I had lived in Charlottesville for 10 years almost to the day before I saw the inside of City Council chambers. I’d paid my gas bill in person once or twice. I think I bought a trash sticker in 2012. But I’d never even been upstairs at City Hall before. If you’d asked me at any point between August 2007 and August 2017, I would not have been able to tell you the mayor’s name.
I’m not sure what I was looking for when I squeezed into the packed chambers that night in August. I didn’t understand how Unite the Right had been allowed to happen to us. I didn’t know how our local government worked, but I needed to know what had gone wrong because surely something had. Things were out of control—cops were dragging people from the room, white supremacists were showing up at public comment. Even without any understanding of municipal government, this was noteworthy content, and like any millennial, I took to social media to tell my friends. And, unexpectedly, people seemed to enjoy reading what amounted to meeting minutes. I have tweeted out a blow-by-blow, real-time account of every City Council meeting since December 2017.
I started attending city government meetings for myself, because I had questions I couldn’t answer. What I found was not a simple explanation. Slowly, the meetings became about the mundane business of governing a city again, and it was clear the violence of the summer of 2017 was a symptom of a disease we have had for a long time—a nasty flare-up of a chronic illness. There is white supremacy deeply entrenched in the most boring parts of our government. We think of that violence as the Nazis who marched in our streets, but that was just the ugly cold sore caused by the virus that reproduces quietly in decisions about school district boundaries and funding allocations and building permits.
As the meetings became less about the spectacle, I was fascinated by the process of government. Decisions made in council chambers are based on decisions made in still more meetings—boards and commissions and work sessions. I was between jobs with time to kill, so I went to another meeting, then another. I realized the real work of governing was happening in open meetings that were open in name only—they were sparsely attended and lightly reported on.
The reporter is, typically, not part of the story. The news should be dispassionate. But we have no dearth of sterile, detached coverage of the events affecting our daily lives. What I’ve found is that we need more than that. Entirely accidentally, I discovered there is a real desire for news with an audience surrogate. For as intimately as it affects our lives, government can be opaque and inaccessible. We want the facts, but the lack of any emotional context makes them hard to grasp. In my coverage of city meetings, I am not just accountable to this community, I am a part of it. I don’t hide my frustration, my sadness, or even my boredom during long hearings on easements or alleyways.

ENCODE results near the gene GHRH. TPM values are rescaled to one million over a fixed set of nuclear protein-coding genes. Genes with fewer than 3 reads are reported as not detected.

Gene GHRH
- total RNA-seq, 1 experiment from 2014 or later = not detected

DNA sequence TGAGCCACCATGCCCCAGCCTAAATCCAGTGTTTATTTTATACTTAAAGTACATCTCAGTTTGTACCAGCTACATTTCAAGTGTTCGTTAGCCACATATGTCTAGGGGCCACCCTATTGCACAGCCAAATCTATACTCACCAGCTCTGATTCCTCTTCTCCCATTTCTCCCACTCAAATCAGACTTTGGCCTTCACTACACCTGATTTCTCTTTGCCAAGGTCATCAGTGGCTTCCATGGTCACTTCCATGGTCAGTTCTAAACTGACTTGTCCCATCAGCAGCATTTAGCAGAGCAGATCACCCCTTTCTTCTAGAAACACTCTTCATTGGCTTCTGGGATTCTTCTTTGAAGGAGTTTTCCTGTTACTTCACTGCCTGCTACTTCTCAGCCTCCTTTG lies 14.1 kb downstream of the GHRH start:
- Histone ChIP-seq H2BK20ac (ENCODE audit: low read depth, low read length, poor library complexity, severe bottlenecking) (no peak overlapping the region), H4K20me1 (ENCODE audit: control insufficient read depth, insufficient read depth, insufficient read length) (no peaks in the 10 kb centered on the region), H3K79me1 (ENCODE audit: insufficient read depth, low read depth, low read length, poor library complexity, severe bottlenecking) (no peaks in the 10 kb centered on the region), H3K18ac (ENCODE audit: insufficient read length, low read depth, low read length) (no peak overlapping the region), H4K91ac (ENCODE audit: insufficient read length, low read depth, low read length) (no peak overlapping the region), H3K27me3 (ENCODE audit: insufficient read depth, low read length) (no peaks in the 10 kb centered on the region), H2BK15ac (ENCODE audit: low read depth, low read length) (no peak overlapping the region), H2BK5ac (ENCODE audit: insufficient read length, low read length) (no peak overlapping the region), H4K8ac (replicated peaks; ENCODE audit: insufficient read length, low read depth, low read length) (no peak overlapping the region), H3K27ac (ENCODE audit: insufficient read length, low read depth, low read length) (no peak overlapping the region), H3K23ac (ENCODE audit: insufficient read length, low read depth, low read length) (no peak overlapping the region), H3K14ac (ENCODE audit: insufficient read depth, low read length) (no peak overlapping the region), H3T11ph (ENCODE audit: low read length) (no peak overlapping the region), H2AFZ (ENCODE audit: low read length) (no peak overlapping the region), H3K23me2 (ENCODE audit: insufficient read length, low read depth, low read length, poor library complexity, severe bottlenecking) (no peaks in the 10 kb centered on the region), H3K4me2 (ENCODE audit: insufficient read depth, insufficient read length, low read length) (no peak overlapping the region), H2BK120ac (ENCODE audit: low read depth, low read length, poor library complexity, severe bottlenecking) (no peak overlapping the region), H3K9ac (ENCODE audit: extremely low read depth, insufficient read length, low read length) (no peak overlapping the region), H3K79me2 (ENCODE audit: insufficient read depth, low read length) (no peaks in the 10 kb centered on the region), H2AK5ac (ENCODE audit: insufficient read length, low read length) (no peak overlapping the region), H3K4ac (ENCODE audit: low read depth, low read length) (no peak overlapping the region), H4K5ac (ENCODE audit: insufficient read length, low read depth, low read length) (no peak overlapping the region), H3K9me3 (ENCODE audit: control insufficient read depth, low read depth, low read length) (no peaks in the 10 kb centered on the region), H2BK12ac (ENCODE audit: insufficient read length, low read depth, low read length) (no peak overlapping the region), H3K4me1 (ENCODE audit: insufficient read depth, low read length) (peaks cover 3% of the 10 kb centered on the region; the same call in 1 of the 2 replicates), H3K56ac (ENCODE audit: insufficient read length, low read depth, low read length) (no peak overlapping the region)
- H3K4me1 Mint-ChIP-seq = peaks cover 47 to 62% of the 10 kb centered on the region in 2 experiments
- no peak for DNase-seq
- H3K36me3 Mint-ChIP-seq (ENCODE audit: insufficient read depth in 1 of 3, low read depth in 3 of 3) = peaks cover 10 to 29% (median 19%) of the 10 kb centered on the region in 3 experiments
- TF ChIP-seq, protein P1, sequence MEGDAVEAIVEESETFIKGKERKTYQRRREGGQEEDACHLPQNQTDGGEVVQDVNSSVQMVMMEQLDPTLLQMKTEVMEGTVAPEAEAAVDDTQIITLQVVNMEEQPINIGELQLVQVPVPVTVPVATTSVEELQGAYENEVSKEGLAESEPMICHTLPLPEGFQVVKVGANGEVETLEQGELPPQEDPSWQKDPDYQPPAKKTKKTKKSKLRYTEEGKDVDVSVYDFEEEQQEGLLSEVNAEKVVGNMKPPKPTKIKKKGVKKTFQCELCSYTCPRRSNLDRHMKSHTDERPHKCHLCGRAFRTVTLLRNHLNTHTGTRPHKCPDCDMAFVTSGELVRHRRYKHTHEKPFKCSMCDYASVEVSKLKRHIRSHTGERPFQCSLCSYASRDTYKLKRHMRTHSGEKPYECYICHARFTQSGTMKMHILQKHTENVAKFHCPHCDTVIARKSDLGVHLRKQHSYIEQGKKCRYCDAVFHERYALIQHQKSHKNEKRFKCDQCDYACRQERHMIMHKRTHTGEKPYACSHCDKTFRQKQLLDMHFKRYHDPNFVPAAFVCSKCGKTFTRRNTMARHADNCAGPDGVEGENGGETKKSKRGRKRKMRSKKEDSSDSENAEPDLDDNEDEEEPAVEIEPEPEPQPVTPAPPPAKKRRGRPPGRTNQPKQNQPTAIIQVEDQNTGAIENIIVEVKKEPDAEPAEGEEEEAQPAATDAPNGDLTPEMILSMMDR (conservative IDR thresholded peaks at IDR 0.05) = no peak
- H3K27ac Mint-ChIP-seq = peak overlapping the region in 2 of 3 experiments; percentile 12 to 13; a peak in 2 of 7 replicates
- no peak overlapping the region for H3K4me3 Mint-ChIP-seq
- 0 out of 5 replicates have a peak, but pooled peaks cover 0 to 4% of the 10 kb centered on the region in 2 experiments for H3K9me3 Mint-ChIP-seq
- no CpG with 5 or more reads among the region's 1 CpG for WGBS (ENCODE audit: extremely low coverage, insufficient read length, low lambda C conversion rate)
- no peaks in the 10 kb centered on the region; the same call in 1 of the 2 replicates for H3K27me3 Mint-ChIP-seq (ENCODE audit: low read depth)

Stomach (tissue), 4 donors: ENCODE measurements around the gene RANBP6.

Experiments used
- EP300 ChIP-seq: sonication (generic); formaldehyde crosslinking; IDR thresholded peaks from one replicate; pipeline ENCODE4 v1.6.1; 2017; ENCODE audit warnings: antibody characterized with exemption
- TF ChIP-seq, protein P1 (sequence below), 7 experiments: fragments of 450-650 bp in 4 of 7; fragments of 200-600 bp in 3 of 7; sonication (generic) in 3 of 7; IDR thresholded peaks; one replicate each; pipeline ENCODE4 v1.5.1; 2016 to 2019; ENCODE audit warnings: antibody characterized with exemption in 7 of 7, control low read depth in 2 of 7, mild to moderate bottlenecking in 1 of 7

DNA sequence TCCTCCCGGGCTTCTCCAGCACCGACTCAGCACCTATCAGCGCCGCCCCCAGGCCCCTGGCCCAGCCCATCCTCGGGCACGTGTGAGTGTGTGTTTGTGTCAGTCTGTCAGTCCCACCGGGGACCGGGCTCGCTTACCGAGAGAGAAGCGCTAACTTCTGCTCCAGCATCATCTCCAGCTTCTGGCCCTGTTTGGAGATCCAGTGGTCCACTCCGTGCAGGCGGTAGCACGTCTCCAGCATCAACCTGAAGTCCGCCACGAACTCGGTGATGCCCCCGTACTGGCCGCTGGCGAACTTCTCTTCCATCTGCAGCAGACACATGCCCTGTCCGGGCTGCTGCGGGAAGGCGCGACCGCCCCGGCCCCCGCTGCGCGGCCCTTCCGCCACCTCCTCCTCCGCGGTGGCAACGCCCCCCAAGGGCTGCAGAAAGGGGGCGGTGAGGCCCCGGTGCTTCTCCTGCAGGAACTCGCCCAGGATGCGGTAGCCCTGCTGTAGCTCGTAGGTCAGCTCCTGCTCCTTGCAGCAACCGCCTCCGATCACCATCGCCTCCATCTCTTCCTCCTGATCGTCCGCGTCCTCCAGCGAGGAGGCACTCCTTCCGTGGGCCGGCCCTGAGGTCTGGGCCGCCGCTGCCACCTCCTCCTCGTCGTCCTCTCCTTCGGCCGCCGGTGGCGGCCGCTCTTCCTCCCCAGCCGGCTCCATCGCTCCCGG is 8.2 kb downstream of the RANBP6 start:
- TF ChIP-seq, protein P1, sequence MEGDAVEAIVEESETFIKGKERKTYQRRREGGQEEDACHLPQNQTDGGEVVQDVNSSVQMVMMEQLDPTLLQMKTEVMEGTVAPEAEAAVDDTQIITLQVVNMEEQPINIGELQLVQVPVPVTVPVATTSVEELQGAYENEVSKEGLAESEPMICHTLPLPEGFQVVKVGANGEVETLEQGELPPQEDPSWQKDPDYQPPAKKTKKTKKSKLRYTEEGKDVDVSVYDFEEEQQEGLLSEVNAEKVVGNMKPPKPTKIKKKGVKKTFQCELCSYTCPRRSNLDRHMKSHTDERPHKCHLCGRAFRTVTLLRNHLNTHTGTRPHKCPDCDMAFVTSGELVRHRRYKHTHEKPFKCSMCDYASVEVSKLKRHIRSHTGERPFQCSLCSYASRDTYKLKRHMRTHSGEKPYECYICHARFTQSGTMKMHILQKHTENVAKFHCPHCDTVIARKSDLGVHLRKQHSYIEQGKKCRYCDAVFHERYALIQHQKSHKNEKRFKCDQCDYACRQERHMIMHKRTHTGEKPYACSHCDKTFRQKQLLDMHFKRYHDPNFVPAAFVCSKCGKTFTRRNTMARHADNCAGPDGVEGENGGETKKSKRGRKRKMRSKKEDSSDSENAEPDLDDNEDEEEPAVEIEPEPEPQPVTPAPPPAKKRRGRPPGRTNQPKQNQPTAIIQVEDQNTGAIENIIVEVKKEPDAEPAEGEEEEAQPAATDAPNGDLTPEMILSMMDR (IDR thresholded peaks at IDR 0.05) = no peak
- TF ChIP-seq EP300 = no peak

Charlottesville as a community is uniquely civically engaged, but civic engagement is time consuming. Some board meetings are held in the middle of the day, some are held inside the jail, and City Council meetings can last until one in the morning. I never intended for my strange hobby to become a public service, but the combination of having the time and tenacity to sit through dozens of hours of meetings per week and no editorial board asking me to tone down the emotional intensity of my coverage has created a unique public record that I am still shocked to find so many people rely on for their city government news. With this column, my hope is to bring you not just a bi-monthly update about what happened in some dry public meeting you missed, but to make the business of these meetings more relatable, more accessible to you, my neighbors.
My personal style of intensely emotional, tonally conversational coverage cannot and should not replace traditional reporting from our local mainstream press. Those reporters provide an invaluable service. While my coverage may be less comprehensive, I see these forms of media as complementary. Providing people with bite-sized, digestible, relatable coverage makes broader engagement possible. I’ll sit through a full day city budget work session, a six-hour City Council meeting, and days of motions on that statue lawsuit so you don’t have to–although I’d be happy to save you a seat.
Follow Molly Conger’s real-time coverage of city meetings on Twitter @socialistdogmom